B: Have you had any of your songs recorded by anybody else?

G: Anne Murray cut a song of mine but never released it, same with Jerry Lee and George Strait. Suzy Bogguss did a great job on a song I wrote called “My Heart’s a Paper Airplane” and just spoke it with the music playing in the background. That was cool thing.

B: Are you hoping to get onto a label or stay independent?

G: Of course I’d like to be on a label, even though it’s fun to do what you want when you want to do it, which where I’m at right now. Were not getting picked up by the big corporate stations really but we’re getting played. I kind of like the idea that it is just us. It is just where we are right now.

B: I know you are going to do something out of the box to promote this. Have you already figured that out?

G: We already have in a way. We just put out the 2 songs. On every one that went out I’d write the person’s name, or station call letters and then write “This has been written, sung, played, performed, drawn by and signed for you by” and then I sign it.

B: You are working towards a full CD project for next year right?

G: If I don’t start doing something else. I think an archeological dig is easier than digging through my studio. So many irons in the fire. I’m writing with so many amazing people that it is really interesting because you never end up where you think you are going to. When we were rehearsing for the Christmas show we started working on another song and another project we’re also working on a couple of songs that will benefit our veterans and active military.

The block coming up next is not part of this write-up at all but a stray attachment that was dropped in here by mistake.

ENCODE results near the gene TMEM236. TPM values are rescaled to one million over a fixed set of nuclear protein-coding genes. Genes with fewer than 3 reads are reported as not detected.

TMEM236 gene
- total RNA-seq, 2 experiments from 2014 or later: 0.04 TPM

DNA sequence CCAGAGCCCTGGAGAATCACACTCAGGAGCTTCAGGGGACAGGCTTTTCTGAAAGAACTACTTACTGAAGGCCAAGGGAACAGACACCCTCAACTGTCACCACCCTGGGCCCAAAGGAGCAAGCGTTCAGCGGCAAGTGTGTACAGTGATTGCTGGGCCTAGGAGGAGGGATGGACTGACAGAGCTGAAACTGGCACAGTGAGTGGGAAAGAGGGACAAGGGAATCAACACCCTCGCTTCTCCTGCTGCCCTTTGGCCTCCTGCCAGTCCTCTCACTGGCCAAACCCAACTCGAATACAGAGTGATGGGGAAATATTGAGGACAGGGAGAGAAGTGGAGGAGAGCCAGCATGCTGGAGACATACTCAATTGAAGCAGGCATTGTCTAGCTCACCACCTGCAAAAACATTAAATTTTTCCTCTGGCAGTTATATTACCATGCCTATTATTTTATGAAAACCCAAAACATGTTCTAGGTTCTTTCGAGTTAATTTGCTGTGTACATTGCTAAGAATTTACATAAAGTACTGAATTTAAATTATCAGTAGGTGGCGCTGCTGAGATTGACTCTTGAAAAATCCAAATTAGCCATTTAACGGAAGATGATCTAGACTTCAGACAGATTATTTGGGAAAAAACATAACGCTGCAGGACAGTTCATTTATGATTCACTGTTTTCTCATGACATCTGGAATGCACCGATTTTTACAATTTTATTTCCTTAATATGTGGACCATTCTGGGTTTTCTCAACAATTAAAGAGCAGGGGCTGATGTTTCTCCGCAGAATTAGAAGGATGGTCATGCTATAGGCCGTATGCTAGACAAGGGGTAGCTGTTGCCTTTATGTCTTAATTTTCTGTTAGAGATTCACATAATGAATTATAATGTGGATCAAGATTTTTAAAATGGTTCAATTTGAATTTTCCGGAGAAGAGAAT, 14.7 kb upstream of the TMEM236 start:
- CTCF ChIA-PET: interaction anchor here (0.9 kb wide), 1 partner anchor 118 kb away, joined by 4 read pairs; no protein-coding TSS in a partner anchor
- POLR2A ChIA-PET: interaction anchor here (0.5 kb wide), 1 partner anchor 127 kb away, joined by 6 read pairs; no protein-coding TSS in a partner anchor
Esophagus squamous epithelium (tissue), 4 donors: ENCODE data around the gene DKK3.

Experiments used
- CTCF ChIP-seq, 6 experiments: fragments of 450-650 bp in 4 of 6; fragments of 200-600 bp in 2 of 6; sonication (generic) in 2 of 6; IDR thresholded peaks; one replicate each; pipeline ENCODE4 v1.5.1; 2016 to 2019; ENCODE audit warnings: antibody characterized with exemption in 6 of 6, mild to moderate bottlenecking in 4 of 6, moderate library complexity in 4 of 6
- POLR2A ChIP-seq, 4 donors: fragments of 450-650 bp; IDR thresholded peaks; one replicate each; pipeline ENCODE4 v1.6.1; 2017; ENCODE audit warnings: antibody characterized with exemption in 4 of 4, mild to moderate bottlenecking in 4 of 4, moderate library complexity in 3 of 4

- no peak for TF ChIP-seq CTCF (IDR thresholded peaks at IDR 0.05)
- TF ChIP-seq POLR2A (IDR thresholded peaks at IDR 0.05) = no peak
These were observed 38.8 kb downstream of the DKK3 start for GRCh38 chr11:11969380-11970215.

B: What can you share about some of the other projects you are working on?

G: I am also working on a book project that will be available next year and I think I will be the editor for a line of Christian comics. I came up with all of the characters but I won’t be writing or drawing them, other people will be doing all of that. Also, we are planning a tour in and out of as many states as we can. I have a wonderful band put together for a tour.

B: Have you done any USO tours or performing for the military?